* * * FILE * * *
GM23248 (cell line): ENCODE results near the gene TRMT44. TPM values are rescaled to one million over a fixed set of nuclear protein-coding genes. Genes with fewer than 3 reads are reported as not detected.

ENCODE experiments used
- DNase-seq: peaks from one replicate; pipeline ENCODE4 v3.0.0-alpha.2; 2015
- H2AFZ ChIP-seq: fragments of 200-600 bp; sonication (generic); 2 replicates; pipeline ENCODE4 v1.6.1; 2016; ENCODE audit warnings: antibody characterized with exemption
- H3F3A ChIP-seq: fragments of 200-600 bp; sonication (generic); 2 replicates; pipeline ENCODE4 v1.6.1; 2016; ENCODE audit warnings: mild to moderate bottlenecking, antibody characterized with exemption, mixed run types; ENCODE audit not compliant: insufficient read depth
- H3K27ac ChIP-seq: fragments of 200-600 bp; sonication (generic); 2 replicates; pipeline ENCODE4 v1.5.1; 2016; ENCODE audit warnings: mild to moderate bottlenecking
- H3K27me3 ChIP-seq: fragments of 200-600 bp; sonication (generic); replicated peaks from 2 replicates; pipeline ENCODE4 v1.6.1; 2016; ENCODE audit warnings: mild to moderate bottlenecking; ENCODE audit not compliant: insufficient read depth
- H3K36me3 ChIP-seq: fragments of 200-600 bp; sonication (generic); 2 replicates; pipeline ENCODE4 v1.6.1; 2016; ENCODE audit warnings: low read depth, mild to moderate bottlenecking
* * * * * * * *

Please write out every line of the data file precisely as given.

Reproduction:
GM23248 (cell line): ENCODE results near the gene TRMT44. TPM values are rescaled to one million over a fixed set of nuclear protein-coding genes. Genes with fewer than 3 reads are reported as not detected.

ENCODE experiments used
- DNase-seq: peaks from one replicate; pipeline ENCODE4 v3.0.0-alpha.2; 2015
- H2AFZ ChIP-seq: fragments of 200-600 bp; sonication (generic); 2 replicates; pipeline ENCODE4 v1.6.1; 2016; ENCODE audit warnings: antibody characterized with exemption
- H3F3A ChIP-seq: fragments of 200-600 bp; sonication (generic); 2 replicates; pipeline ENCODE4 v1.6.1; 2016; ENCODE audit warnings: mild to moderate bottlenecking, antibody characterized with exemption, mixed run types; ENCODE audit not compliant: insufficient read depth
- H3K27ac ChIP-seq: fragments of 200-600 bp; sonication (generic); 2 replicates; pipeline ENCODE4 v1.5.1; 2016; ENCODE audit warnings: mild to moderate bottlenecking
- H3K27me3 ChIP-seq: fragments of 200-600 bp; sonication (generic); replicated peaks from 2 replicates; pipeline ENCODE4 v1.6.1; 2016; ENCODE audit warnings: mild to moderate bottlenecking; ENCODE audit not compliant: insufficient read depth
- H3K36me3 ChIP-seq: fragments of 200-600 bp; sonication (generic); 2 replicates; pipeline ENCODE4 v1.6.1; 2016; ENCODE audit warnings: low read depth, mild to moderate bottlenecking